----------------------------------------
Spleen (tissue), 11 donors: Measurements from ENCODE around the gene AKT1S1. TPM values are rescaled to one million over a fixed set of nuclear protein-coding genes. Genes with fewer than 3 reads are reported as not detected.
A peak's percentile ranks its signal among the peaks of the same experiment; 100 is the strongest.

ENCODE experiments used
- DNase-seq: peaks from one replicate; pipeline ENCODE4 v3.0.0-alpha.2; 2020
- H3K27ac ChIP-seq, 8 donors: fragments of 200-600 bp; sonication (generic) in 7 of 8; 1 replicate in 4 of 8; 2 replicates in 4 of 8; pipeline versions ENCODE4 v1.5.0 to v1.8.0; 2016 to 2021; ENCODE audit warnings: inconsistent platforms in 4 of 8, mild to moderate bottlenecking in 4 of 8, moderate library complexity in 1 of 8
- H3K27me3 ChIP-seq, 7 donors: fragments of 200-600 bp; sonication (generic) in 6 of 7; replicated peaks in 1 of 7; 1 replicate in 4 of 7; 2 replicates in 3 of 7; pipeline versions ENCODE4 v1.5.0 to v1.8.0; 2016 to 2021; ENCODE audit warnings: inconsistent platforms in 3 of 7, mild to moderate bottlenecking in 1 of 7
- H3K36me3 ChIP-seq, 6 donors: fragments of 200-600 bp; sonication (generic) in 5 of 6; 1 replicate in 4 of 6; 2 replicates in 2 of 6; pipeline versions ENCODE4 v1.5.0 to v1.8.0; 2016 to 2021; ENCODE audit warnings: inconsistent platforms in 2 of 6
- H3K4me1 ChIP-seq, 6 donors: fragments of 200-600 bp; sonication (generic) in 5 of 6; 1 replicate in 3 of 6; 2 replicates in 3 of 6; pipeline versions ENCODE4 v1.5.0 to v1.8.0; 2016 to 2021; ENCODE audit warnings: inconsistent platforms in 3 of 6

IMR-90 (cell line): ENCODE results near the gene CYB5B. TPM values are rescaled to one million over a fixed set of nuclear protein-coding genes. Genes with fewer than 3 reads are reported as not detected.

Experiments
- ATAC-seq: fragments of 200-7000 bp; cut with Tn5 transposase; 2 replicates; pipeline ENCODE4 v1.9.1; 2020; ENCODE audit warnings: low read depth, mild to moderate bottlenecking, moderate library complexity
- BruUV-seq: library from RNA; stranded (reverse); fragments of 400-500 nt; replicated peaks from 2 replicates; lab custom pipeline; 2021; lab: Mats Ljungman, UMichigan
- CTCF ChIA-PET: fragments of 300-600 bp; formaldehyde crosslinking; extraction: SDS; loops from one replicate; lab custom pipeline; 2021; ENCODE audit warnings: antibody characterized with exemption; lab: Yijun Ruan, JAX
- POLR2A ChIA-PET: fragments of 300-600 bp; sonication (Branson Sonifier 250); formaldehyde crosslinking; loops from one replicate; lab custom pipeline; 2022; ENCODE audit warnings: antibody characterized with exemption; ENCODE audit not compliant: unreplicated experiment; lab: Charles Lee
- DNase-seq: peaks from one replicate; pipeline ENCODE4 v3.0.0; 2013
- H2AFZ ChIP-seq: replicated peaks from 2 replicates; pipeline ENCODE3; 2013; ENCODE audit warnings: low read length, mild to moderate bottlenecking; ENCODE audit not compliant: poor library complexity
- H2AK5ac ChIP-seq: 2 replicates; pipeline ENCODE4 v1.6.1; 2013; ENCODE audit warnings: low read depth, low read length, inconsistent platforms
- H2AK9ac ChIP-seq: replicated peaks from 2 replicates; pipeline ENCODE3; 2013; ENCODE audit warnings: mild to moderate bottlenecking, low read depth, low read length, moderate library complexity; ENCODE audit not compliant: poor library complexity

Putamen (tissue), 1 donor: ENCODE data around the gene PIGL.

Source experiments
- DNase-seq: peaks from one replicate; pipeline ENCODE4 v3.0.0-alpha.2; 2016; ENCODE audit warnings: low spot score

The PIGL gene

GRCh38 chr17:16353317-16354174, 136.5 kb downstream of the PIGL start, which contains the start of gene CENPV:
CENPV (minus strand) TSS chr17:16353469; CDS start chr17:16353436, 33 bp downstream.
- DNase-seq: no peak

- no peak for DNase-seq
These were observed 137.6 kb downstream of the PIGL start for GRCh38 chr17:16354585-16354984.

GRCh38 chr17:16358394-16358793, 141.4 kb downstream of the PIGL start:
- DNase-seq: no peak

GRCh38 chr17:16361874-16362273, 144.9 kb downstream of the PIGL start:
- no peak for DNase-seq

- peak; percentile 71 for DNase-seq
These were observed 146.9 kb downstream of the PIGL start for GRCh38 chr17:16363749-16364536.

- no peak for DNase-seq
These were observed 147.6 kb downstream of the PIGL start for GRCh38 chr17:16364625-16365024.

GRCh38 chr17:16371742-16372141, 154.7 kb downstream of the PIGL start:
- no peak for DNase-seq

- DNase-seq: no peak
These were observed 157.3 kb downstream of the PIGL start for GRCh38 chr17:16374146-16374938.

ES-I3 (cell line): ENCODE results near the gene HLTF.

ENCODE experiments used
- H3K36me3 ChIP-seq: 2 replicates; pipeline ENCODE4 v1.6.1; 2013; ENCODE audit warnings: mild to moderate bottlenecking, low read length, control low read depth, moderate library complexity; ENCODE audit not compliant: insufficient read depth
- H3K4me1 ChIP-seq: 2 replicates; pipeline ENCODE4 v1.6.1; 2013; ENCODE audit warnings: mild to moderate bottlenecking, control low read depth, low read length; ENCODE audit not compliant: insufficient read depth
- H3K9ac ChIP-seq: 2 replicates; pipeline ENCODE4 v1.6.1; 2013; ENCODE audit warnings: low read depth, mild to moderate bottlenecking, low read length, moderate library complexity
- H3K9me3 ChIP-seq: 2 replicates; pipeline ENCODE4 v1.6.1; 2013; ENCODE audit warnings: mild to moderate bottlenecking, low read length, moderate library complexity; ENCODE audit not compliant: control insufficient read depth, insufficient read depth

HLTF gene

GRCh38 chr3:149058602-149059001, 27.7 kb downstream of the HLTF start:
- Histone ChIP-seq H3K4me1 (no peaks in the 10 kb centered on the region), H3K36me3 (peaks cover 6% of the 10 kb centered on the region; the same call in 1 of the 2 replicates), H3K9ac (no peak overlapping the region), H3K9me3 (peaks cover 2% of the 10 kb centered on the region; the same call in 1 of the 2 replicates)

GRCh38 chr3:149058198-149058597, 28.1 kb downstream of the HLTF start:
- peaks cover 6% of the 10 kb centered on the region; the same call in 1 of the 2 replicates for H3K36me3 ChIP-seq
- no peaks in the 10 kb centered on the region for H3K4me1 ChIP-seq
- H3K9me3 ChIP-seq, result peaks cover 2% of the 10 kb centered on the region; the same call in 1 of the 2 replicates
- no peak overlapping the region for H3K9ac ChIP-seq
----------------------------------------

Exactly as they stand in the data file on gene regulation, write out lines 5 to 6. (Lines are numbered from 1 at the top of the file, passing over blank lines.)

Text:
- H3K27ac ChIP-seq, 8 donors: fragments of 200-600 bp; sonication (generic) in 7 of 8; 1 replicate in 4 of 8; 2 replicates in 4 of 8; pipeline versions ENCODE4 v1.5.0 to v1.8.0; 2016 to 2021; ENCODE audit warnings: inconsistent platforms in 4 of 8, mild to moderate bottlenecking in 4 of 8, moderate library complexity in 1 of 8
- H3K27me3 ChIP-seq, 7 donors: fragments of 200-600 bp; sonication (generic) in 6 of 7; replicated peaks in 1 of 7; 1 replicate in 4 of 7; 2 replicates in 3 of 7; pipeline versions ENCODE4 v1.5.0 to v1.8.0; 2016 to 2021; ENCODE audit warnings: inconsistent platforms in 3 of 7, mild to moderate bottlenecking in 1 of 7